Ever since the Beat Generation became popular in the 1950s, white kids from well-off families have left their protective nests in search of dirtier streets, cheaper rent, and self-professed “freer” lifestyles. Back then, the movement was quaint and weird and looked down upon. Today, gentrification is an unstoppable reality. As millennials grow, so do their budgets and their market share. From New York to San Francisco and from Wynwood to Little Havana and Little Haiti, once-ghetto streets are cropping up with more succulents, more roots-oriented art galleries, and more adorable, rustic-themed coffee shops.
Modern movers in their 20s and 30s are not defined by the social lines of old. Yuppies are now hipsters. Hipsters are now yuppies. A new generation of well-dressed, culturally learned economic invaders is here, but they are also self-aware. This well-meaning push-out is tough and morally dubious, which means it’s the perfect fodder for contemporary “folk” artists — artists such as Eddie Arroyo of the Bakehouse Art Complex (561 NW 32nd St., Wynwood). His latest exhibition, “Developers Survey,” tackles the growing restructuring of Miami neighborhoods in a series of paintings. You can’t stop the beast, but you can comment on it, and perhaps realization is the first step to harmony. Hey, it beats doing nothing.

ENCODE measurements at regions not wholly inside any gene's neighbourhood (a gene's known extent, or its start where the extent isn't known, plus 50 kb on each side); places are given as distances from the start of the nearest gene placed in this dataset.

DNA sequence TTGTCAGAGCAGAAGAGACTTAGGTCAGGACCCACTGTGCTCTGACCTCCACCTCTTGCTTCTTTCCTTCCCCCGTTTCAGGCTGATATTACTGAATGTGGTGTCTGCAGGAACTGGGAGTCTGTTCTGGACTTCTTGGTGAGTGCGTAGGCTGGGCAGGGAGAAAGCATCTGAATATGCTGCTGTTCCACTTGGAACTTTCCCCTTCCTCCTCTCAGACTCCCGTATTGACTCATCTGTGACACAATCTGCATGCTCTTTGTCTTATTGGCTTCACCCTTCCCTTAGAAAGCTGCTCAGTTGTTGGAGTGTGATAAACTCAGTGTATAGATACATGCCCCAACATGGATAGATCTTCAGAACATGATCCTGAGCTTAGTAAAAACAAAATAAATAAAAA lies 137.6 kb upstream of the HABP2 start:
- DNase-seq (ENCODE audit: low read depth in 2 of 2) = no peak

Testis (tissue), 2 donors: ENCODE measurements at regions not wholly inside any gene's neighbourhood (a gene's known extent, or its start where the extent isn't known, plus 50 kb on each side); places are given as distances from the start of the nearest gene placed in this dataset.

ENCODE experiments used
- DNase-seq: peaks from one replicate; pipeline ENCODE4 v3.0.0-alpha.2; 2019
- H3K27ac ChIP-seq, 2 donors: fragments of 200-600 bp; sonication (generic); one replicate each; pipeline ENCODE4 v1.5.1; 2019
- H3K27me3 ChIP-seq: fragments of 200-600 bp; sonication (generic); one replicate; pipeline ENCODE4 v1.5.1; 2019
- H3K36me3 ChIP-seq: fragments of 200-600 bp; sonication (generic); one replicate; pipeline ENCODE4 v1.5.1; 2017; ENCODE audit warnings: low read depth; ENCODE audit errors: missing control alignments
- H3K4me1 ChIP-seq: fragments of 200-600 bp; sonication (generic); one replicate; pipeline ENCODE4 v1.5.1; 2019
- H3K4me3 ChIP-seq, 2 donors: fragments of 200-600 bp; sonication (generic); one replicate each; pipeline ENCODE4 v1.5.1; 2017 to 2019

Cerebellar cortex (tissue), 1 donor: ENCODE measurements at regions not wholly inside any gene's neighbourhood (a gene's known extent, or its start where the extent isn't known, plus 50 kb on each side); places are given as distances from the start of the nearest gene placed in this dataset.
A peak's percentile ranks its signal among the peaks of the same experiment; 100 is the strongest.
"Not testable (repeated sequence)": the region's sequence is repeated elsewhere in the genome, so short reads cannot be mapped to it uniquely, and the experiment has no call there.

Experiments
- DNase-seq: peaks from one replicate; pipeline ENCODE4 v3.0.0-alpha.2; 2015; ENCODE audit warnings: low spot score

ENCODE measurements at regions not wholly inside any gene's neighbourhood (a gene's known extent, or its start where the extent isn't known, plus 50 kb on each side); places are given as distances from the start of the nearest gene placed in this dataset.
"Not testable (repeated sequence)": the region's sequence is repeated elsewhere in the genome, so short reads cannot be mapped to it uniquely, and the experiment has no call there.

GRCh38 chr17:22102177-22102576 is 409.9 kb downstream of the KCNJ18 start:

Admission to “Developers Survey” is free this Thursday and Friday from noon to 5 p.m. Call 305-576-2828 or visit bacfl.org.